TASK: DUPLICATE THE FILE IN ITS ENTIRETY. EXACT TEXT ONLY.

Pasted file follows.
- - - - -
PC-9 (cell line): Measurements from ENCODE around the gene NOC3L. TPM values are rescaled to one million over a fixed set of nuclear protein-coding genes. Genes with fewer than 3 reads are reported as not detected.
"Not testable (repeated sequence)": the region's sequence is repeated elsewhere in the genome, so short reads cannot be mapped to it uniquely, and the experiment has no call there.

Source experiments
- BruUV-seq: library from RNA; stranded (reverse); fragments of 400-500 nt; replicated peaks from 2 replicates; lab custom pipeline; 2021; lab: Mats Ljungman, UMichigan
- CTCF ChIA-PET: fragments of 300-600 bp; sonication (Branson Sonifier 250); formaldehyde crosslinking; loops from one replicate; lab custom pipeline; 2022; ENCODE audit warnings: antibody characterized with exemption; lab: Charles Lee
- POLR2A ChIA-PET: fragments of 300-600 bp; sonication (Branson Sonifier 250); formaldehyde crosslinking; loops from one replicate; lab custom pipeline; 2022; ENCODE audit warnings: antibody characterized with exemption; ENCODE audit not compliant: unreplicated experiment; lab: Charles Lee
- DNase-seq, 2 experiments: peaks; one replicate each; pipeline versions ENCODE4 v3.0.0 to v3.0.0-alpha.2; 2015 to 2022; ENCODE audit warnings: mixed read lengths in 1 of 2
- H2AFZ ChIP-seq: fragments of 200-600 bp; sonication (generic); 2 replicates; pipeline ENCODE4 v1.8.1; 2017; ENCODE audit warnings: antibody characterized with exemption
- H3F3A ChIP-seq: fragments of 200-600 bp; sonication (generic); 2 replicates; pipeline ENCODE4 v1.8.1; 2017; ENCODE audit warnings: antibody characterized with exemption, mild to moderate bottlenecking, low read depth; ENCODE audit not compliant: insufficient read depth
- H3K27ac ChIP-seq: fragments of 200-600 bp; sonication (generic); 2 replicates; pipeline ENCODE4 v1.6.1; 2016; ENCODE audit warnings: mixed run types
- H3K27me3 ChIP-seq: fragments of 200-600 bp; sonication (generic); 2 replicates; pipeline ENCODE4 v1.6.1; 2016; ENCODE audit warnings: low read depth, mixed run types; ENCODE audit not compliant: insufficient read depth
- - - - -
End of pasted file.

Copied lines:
PC-9 (cell line): Measurements from ENCODE around the gene NOC3L. TPM values are rescaled to one million over a fixed set of nuclear protein-coding genes. Genes with fewer than 3 reads are reported as not detected.
"Not testable (repeated sequence)": the region's sequence is repeated elsewhere in the genome, so short reads cannot be mapped to it uniquely, and the experiment has no call there.

Source experiments
- BruUV-seq: library from RNA; stranded (reverse); fragments of 400-500 nt; replicated peaks from 2 replicates; lab custom pipeline; 2021; lab: Mats Ljungman, UMichigan
- CTCF ChIA-PET: fragments of 300-600 bp; sonication (Branson Sonifier 250); formaldehyde crosslinking; loops from one replicate; lab custom pipeline; 2022; ENCODE audit warnings: antibody characterized with exemption; lab: Charles Lee
- POLR2A ChIA-PET: fragments of 300-600 bp; sonication (Branson Sonifier 250); formaldehyde crosslinking; loops from one replicate; lab custom pipeline; 2022; ENCODE audit warnings: antibody characterized with exemption; ENCODE audit not compliant: unreplicated experiment; lab: Charles Lee
- DNase-seq, 2 experiments: peaks; one replicate each; pipeline versions ENCODE4 v3.0.0 to v3.0.0-alpha.2; 2015 to 2022; ENCODE audit warnings: mixed read lengths in 1 of 2
- H2AFZ ChIP-seq: fragments of 200-600 bp; sonication (generic); 2 replicates; pipeline ENCODE4 v1.8.1; 2017; ENCODE audit warnings: antibody characterized with exemption
- H3F3A ChIP-seq: fragments of 200-600 bp; sonication (generic); 2 replicates; pipeline ENCODE4 v1.8.1; 2017; ENCODE audit warnings: antibody characterized with exemption, mild to moderate bottlenecking, low read depth; ENCODE audit not compliant: insufficient read depth
- H3K27ac ChIP-seq: fragments of 200-600 bp; sonication (generic); 2 replicates; pipeline ENCODE4 v1.6.1; 2016; ENCODE audit warnings: mixed run types
- H3K27me3 ChIP-seq: fragments of 200-600 bp; sonication (generic); 2 replicates; pipeline ENCODE4 v1.6.1; 2016; ENCODE audit warnings: low read depth, mixed run types; ENCODE audit not compliant: insufficient read depth